In a message, Secretary-General António Guterres reminded everyone of their “special” duty, to stop the fighting and to focus on the common enemy, COVID-19.
On this International Day of Non-violence, I reiterate my call for a global ceasefire.
Making this a reality before the end of the year would ease suffering, help lower the risk of famine & create space for negotiations towards peace.
Now is the time to intensify our efforts. pic.twitter.com/BI06r7USsh
— António Guterres (@antonioguterres) October 2, 2020
“There is only one winner of conflict during a pandemic: the virus itself,” said Mr. Guterres.
“As the pandemic took hold, I called for a global ceasefire. Today we need a new push by the international community to make this a reality by the end of this year,” he added.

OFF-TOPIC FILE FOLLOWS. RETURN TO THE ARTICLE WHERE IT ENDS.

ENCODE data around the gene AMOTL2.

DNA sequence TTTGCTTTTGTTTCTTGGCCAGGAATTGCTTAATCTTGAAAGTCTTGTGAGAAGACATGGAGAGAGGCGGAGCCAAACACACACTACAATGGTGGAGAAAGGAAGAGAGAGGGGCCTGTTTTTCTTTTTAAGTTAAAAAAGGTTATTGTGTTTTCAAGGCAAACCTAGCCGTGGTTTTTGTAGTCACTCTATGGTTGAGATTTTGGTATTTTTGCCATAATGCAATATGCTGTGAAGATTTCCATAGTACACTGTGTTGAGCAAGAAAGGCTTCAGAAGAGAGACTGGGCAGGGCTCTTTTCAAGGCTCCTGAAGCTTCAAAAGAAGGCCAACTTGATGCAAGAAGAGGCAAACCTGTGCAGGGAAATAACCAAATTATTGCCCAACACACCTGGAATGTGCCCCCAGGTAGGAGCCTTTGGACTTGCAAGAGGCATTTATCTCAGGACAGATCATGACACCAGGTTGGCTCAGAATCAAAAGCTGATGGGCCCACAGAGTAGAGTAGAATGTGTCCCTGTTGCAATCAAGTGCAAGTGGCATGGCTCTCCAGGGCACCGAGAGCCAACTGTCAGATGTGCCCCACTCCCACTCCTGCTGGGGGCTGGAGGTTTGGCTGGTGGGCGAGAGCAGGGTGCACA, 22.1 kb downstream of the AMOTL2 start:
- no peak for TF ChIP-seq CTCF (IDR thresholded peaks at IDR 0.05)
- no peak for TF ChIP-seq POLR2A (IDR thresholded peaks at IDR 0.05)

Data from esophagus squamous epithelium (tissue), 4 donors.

Cease-fires, the Secretary-General said, would ease immense suffering, help to lower the risk of famine, and create space for negotiations towards peace.
“Deep mistrust stands in the way. Yet I see reasons for hope. In some places, we see a standstill in the violence,” he said, noting that many Member States, religious leaders, civil society networks and others backed his call.
“Now is the time to intensify our efforts. Let us be inspired by the spirit of Gandhi and the enduring principles of the UN Charter,” added Mr. Guterres.
‘Remarkable power’ of non-violence and peaceful protest
In his message, the Secretary-General also said that the International Day highlights the “remarkable power” of non-violence and peaceful protest.
“It is a timely reminder to strive to uphold values that Gandhi lived by: the promotion of dignity, equal protection for all, and communities living together in peace,” he said.
The UN General Assembly, through a resolution in 2007, designated 2 October as the International Day of Non-Violence to coincide with the birthday of Mahatma Gandhi, who led the Indian independence movement and pioneered the philosophy and strategy of non-violence.